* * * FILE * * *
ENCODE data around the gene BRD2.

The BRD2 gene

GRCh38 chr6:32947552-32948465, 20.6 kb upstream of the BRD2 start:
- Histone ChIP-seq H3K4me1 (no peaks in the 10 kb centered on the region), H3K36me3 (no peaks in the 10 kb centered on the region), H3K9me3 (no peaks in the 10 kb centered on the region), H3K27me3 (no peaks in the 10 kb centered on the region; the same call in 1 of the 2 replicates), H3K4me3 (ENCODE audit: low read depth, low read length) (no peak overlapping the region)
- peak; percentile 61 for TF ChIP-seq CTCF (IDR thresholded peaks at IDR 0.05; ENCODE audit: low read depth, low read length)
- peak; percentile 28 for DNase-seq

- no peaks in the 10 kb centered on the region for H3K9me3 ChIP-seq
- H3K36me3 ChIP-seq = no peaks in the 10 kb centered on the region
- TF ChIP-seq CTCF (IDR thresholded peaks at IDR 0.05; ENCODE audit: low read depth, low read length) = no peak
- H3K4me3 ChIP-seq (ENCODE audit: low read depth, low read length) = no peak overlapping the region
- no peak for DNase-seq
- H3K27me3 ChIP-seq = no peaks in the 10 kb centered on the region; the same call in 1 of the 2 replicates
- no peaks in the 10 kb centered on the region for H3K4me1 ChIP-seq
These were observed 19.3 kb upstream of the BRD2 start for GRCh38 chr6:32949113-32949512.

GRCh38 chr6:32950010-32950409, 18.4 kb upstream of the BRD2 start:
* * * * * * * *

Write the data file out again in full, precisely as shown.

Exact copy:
ENCODE data around the gene BRD2.

The BRD2 gene

GRCh38 chr6:32947552-32948465, 20.6 kb upstream of the BRD2 start:
- Histone ChIP-seq H3K4me1 (no peaks in the 10 kb centered on the region), H3K36me3 (no peaks in the 10 kb centered on the region), H3K9me3 (no peaks in the 10 kb centered on the region), H3K27me3 (no peaks in the 10 kb centered on the region; the same call in 1 of the 2 replicates), H3K4me3 (ENCODE audit: low read depth, low read length) (no peak overlapping the region)
- peak; percentile 61 for TF ChIP-seq CTCF (IDR thresholded peaks at IDR 0.05; ENCODE audit: low read depth, low read length)
- peak; percentile 28 for DNase-seq

- no peaks in the 10 kb centered on the region for H3K9me3 ChIP-seq
- H3K36me3 ChIP-seq = no peaks in the 10 kb centered on the region
- TF ChIP-seq CTCF (IDR thresholded peaks at IDR 0.05; ENCODE audit: low read depth, low read length) = no peak
- H3K4me3 ChIP-seq (ENCODE audit: low read depth, low read length) = no peak overlapping the region
- no peak for DNase-seq
- H3K27me3 ChIP-seq = no peaks in the 10 kb centered on the region; the same call in 1 of the 2 replicates
- no peaks in the 10 kb centered on the region for H3K4me1 ChIP-seq
These were observed 19.3 kb upstream of the BRD2 start for GRCh38 chr6:32949113-32949512.

GRCh38 chr6:32950010-32950409, 18.4 kb upstream of the BRD2 start: